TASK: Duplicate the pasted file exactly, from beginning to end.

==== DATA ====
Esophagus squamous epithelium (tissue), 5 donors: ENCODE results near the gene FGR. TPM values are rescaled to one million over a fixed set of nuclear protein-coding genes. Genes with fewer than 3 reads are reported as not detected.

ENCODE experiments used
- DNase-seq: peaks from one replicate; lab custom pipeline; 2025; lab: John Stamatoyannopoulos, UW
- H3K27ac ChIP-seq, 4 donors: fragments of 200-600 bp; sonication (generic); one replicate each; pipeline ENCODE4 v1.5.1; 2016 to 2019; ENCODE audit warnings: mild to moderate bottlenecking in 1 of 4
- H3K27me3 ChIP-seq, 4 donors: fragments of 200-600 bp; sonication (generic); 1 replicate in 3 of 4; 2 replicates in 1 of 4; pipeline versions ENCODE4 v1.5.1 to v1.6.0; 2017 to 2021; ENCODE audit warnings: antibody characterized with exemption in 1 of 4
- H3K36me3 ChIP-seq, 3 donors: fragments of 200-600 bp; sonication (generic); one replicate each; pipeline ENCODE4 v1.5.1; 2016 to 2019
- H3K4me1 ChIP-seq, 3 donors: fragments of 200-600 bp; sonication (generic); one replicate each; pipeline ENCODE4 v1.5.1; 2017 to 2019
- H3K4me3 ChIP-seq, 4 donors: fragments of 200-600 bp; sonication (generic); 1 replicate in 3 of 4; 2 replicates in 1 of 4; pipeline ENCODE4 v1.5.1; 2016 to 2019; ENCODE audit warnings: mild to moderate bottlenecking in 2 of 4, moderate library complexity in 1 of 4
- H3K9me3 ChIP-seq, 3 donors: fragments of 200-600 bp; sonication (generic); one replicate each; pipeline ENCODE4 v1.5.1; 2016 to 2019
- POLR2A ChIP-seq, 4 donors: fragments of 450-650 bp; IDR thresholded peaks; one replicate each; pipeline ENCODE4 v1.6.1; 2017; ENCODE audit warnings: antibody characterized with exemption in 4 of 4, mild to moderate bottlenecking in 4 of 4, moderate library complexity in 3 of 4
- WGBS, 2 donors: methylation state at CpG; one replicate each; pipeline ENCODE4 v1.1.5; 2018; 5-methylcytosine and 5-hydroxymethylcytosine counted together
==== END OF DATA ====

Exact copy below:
Esophagus squamous epithelium (tissue), 5 donors: ENCODE results near the gene FGR. TPM values are rescaled to one million over a fixed set of nuclear protein-coding genes. Genes with fewer than 3 reads are reported as not detected.

ENCODE experiments used
- DNase-seq: peaks from one replicate; lab custom pipeline; 2025; lab: John Stamatoyannopoulos, UW
- H3K27ac ChIP-seq, 4 donors: fragments of 200-600 bp; sonication (generic); one replicate each; pipeline ENCODE4 v1.5.1; 2016 to 2019; ENCODE audit warnings: mild to moderate bottlenecking in 1 of 4
- H3K27me3 ChIP-seq, 4 donors: fragments of 200-600 bp; sonication (generic); 1 replicate in 3 of 4; 2 replicates in 1 of 4; pipeline versions ENCODE4 v1.5.1 to v1.6.0; 2017 to 2021; ENCODE audit warnings: antibody characterized with exemption in 1 of 4
- H3K36me3 ChIP-seq, 3 donors: fragments of 200-600 bp; sonication (generic); one replicate each; pipeline ENCODE4 v1.5.1; 2016 to 2019
- H3K4me1 ChIP-seq, 3 donors: fragments of 200-600 bp; sonication (generic); one replicate each; pipeline ENCODE4 v1.5.1; 2017 to 2019
- H3K4me3 ChIP-seq, 4 donors: fragments of 200-600 bp; sonication (generic); 1 replicate in 3 of 4; 2 replicates in 1 of 4; pipeline ENCODE4 v1.5.1; 2016 to 2019; ENCODE audit warnings: mild to moderate bottlenecking in 2 of 4, moderate library complexity in 1 of 4
- H3K9me3 ChIP-seq, 3 donors: fragments of 200-600 bp; sonication (generic); one replicate each; pipeline ENCODE4 v1.5.1; 2016 to 2019
- POLR2A ChIP-seq, 4 donors: fragments of 450-650 bp; IDR thresholded peaks; one replicate each; pipeline ENCODE4 v1.6.1; 2017; ENCODE audit warnings: antibody characterized with exemption in 4 of 4, mild to moderate bottlenecking in 4 of 4, moderate library complexity in 3 of 4
- WGBS, 2 donors: methylation state at CpG; one replicate each; pipeline ENCODE4 v1.1.5; 2018; 5-methylcytosine and 5-hydroxymethylcytosine counted together